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The 'underground railroad' in Timor

By Cameron W. BarrStaff writer of The Christian Science Monitor / September 29, 1999



DILI, EAST TIMOR AND KUPANG, INDONESIA

The Indonesian clergyman has reason to be circumspect. "This is a tense and sus-picious situation," he says in a low voice. "Everyone suspects everybody else."

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In Kupang, a city filled with refugees who have fled the destruction of East Timor, church workers and others have quietly organized what amounts to an underground travel agency.

More than two dozen people who might be personally targeted have been spirited from safe houses in Kupang to relative safety this month, the clergyman says, asking that he not be further identified.

In many parts of Indonesia and around the globe, individuals are responding to the East Timor crisis with donations of time and money, sometimes at personal risk.

In contrast to the international peacekeeping force now in East Timor and the relief agencies in Kupang and other parts of West Timor, these individuals don't have media officers. Their work takes place quietly, transacted through e-mail messages, cellular phone calls, and plain old conversation.

In Dili, freedom from fear

Sister Margarita, the head of a Canossian convent in East Timor's shattered capital, Dili, brushes off suggestions that she should have been afraid as armed militia groups emptied the city at gunpoint early this month.

"If you have a big heart, people will be nice to you," she says, smiling benevolently and holding hands apart, palms upward.

After militia groups opposed to East Timor's independence burned the home of Bishop Carlos Belo on Sept. 6, the sisters spent a day at the police station. Then Margarita and three of her colleagues decided to return to the convent, rather than flee, as many of their sisters chose to do.

Four times soldiers visited their convent in the ensuing days, looting anything of value, say two Canossian sisters who stayed in Dili with Margarita but decline to give their names.

Now the four are back at work, visiting refugees around the city and assisting in religious services they say are intended to restore hope, as the peacekeepers and the United Nations try to restore order. "We assist in any way we can, but there are so many people," says one of the Canossians.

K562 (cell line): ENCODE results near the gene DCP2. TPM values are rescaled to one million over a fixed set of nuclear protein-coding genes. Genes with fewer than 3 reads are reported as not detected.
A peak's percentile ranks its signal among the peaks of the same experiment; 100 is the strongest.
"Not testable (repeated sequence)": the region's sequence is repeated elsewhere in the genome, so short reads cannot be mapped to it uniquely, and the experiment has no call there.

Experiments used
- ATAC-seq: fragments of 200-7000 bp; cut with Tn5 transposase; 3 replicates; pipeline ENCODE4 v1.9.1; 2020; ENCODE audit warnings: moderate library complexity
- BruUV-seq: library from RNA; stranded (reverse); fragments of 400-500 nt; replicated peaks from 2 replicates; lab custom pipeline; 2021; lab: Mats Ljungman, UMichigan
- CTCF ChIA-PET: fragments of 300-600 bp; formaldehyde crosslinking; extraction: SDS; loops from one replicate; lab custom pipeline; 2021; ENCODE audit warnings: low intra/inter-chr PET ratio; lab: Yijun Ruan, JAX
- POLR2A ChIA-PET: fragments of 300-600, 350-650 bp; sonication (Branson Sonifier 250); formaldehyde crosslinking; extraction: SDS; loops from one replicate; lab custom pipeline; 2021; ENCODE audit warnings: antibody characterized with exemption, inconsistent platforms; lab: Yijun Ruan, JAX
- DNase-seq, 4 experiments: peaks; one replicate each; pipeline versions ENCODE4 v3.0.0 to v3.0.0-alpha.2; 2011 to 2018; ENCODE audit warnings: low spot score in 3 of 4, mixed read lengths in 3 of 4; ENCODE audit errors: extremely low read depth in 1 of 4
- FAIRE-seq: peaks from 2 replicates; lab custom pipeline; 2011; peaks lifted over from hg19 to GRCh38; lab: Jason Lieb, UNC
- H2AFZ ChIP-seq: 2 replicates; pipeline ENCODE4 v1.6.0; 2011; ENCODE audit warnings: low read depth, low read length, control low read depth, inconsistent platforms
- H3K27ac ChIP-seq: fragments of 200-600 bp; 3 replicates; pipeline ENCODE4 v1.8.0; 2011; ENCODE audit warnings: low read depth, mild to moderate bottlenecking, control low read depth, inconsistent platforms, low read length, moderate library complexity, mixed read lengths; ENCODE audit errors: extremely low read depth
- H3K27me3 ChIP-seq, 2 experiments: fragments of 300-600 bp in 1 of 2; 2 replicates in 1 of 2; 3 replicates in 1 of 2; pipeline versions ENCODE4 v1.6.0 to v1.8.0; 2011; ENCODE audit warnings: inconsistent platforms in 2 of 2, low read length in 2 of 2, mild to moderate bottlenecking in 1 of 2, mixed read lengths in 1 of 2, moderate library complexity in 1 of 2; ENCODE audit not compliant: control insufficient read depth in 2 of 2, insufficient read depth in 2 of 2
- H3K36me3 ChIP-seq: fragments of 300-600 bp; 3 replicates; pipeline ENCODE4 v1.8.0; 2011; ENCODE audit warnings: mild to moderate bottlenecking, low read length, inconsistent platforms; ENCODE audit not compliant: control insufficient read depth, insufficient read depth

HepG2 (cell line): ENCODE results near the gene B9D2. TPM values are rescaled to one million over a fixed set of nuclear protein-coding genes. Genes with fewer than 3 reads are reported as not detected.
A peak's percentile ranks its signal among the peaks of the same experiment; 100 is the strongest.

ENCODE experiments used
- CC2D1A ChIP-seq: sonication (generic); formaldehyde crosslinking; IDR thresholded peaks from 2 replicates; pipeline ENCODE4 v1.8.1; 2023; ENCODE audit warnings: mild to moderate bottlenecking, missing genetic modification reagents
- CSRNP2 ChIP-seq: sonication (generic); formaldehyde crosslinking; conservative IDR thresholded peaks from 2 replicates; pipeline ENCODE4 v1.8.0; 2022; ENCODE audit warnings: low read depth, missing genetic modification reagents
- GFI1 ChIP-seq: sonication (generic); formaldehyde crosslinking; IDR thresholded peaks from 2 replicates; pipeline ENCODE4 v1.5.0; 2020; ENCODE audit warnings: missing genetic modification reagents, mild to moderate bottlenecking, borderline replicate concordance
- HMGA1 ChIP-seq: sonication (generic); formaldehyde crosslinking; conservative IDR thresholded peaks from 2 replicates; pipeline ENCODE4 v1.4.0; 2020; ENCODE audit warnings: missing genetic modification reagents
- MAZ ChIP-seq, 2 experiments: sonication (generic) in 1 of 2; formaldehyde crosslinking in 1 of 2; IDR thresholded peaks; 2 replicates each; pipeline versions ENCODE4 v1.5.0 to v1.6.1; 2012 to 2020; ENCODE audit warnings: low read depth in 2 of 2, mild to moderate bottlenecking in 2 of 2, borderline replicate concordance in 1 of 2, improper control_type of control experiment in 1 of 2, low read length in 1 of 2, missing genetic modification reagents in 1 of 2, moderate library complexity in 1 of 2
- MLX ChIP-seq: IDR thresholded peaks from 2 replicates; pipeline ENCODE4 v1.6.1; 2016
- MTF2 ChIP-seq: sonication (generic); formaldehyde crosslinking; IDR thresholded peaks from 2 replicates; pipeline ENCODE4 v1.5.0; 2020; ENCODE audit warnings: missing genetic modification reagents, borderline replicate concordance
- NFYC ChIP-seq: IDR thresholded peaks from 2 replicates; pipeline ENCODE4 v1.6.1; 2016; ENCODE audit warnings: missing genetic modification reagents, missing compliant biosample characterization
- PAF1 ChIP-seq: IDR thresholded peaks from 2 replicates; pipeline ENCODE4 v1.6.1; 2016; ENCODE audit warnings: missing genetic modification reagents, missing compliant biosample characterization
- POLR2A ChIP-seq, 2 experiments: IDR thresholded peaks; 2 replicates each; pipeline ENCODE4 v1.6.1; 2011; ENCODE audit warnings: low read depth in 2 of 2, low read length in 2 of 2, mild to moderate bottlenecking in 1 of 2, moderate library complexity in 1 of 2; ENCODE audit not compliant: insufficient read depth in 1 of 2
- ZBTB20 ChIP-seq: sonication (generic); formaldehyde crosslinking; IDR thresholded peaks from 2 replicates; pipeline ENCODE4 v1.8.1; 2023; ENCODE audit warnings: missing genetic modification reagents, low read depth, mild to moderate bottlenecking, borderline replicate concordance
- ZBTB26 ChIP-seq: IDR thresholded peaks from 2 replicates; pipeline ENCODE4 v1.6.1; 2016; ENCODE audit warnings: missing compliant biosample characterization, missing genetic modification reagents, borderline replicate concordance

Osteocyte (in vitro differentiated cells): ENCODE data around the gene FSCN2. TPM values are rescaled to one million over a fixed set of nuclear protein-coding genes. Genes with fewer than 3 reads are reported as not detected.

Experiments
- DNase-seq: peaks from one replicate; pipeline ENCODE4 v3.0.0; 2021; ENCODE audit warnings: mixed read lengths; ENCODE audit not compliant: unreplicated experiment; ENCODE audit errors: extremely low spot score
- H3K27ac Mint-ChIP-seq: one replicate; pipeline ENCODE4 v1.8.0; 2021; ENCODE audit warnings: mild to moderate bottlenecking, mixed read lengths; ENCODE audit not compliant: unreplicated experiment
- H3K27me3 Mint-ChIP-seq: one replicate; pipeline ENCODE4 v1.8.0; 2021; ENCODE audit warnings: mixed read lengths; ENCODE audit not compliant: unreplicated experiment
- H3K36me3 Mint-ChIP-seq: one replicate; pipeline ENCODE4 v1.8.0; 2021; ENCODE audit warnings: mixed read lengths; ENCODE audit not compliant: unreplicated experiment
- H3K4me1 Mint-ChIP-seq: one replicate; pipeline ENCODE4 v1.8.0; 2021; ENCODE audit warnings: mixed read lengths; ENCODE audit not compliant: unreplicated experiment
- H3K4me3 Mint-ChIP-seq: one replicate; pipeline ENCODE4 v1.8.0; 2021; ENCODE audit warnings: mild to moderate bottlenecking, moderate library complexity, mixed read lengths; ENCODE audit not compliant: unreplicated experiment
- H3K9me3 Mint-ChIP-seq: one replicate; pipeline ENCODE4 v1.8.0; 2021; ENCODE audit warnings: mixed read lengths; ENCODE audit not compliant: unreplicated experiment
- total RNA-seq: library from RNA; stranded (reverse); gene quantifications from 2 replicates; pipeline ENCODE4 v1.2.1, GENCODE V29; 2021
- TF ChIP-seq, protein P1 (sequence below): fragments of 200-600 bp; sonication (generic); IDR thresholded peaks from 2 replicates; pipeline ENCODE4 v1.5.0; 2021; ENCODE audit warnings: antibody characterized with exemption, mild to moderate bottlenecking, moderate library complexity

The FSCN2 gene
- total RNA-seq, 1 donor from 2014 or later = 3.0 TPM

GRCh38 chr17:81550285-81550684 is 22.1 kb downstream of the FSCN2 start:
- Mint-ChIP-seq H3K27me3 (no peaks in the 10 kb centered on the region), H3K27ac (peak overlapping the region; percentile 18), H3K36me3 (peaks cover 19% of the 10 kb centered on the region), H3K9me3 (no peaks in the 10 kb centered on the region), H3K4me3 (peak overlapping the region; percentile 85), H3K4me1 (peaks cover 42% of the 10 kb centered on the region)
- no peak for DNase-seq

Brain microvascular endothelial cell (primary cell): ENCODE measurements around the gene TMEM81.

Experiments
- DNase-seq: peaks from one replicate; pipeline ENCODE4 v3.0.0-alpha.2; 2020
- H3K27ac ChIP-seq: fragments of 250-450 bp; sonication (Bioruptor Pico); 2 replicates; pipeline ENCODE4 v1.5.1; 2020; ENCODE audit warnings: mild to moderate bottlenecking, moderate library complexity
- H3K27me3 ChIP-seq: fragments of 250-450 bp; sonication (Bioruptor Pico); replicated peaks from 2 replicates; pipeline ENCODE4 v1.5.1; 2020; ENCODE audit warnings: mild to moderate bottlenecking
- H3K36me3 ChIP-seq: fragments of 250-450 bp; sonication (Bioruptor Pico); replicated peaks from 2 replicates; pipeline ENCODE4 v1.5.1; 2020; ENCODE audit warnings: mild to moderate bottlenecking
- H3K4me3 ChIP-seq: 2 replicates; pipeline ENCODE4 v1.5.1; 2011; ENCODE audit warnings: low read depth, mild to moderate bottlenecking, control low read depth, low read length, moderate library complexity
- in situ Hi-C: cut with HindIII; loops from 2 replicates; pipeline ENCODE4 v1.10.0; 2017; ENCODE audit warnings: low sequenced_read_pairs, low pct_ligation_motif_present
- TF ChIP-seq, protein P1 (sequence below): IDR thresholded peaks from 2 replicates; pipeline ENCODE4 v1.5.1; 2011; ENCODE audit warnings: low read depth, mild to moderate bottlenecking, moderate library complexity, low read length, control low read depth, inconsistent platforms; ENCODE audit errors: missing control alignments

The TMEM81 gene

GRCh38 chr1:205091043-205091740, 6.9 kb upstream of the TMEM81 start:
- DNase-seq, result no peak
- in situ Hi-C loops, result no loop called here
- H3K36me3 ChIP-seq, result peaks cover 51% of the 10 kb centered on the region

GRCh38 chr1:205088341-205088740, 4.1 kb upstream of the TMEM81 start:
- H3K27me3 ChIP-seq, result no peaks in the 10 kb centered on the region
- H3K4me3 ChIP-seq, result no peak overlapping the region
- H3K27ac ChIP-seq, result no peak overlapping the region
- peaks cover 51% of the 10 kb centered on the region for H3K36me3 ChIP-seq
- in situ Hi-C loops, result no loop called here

For the past several days refugees have been returning to Dili from the hills, walking past burned stores and demolished homes. After trickling in one by one, now families and groups are returning, evidently more confident of the security provided by the Australian-led peacekeeping force.

In a city with little food and water and where almost everything else doesn't exist, there is a lot to be done. But the most pressing need for many refugees is to reconnect with their loved ones.

Yesterday Margarita took time to take care of Justino Ximenes, a onetime employee of Bishop Belo's who had just walked into Dili from his hiding place in the hills. Mr. Ximenes was looking for his family, who were staying in the Bishop's compound when the militias forced them all to flee.

The sister took him to the local representatives of the International Committee of the Red Cross, but there was no word. "They told me to come back in five days," Ximenes says, sitting on a couch set under a large mango tree in the compound.

The sisters sitting with him concede that recent weeks have tested their faith, particularly because nuns and priests have been killed. Most East Timorese are Roman Catholic and the militias have attacked the church because it is seen as pro-independence.